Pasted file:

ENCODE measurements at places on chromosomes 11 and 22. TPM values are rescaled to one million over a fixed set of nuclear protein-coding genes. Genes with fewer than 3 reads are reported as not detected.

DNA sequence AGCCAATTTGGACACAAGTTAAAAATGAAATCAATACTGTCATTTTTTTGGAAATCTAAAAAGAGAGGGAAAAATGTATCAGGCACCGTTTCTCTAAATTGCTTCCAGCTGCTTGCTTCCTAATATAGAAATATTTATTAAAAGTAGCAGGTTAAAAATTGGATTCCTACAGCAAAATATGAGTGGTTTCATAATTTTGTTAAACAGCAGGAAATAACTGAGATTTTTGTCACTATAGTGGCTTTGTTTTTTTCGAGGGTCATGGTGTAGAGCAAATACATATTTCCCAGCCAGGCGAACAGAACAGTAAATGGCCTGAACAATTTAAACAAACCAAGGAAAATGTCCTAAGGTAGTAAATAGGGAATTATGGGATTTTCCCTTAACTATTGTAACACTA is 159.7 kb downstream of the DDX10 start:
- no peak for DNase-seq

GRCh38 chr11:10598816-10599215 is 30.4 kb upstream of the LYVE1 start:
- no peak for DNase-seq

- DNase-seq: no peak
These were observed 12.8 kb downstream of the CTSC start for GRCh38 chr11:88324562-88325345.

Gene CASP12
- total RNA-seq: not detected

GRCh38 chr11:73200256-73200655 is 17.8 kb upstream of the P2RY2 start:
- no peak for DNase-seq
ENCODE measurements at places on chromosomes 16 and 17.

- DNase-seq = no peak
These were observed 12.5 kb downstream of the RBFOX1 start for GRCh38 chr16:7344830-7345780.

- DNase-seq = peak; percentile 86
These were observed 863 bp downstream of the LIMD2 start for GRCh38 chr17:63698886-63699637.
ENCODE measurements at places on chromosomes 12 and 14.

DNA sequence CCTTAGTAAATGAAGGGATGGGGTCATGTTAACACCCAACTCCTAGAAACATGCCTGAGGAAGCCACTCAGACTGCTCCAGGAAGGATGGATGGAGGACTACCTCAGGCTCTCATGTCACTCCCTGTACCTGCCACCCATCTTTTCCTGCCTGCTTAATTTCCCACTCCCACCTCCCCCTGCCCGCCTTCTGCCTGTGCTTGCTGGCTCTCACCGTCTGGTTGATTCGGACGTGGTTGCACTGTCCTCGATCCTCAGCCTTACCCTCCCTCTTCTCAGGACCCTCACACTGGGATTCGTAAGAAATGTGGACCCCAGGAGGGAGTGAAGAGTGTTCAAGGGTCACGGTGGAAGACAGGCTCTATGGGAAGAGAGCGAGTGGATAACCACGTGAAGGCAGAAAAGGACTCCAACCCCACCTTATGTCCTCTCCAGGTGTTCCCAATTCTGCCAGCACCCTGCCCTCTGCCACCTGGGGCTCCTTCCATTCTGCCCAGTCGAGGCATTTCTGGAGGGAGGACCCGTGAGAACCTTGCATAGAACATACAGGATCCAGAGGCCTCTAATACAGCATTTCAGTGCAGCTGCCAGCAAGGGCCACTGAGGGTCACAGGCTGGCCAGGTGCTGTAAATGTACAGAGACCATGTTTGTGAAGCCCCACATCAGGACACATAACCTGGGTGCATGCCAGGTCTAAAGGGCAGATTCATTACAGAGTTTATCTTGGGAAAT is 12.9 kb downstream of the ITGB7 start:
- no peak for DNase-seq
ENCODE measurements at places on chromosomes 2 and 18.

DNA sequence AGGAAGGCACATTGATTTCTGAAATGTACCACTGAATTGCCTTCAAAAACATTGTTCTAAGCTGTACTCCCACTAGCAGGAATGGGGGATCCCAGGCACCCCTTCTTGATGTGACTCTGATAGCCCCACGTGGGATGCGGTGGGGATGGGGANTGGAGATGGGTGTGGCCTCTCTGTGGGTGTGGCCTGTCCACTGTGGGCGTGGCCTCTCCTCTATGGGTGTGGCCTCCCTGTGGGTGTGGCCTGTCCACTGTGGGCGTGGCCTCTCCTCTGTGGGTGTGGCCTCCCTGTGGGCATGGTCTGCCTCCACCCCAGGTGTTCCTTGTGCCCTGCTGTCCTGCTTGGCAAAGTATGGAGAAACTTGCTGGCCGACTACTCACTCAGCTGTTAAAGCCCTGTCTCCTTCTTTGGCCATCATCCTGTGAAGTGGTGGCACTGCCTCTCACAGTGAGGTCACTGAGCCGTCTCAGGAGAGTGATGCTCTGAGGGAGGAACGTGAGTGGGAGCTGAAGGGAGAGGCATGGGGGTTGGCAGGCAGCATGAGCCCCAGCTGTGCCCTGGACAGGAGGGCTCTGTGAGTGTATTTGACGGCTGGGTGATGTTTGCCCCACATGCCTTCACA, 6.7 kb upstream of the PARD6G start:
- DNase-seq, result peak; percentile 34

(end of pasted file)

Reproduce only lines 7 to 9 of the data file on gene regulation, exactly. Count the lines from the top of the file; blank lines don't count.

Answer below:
These were observed 12.8 kb downstream of the CTSC start for GRCh38 chr11:88324562-88325345.

Gene CASP12
- total RNA-seq: not detected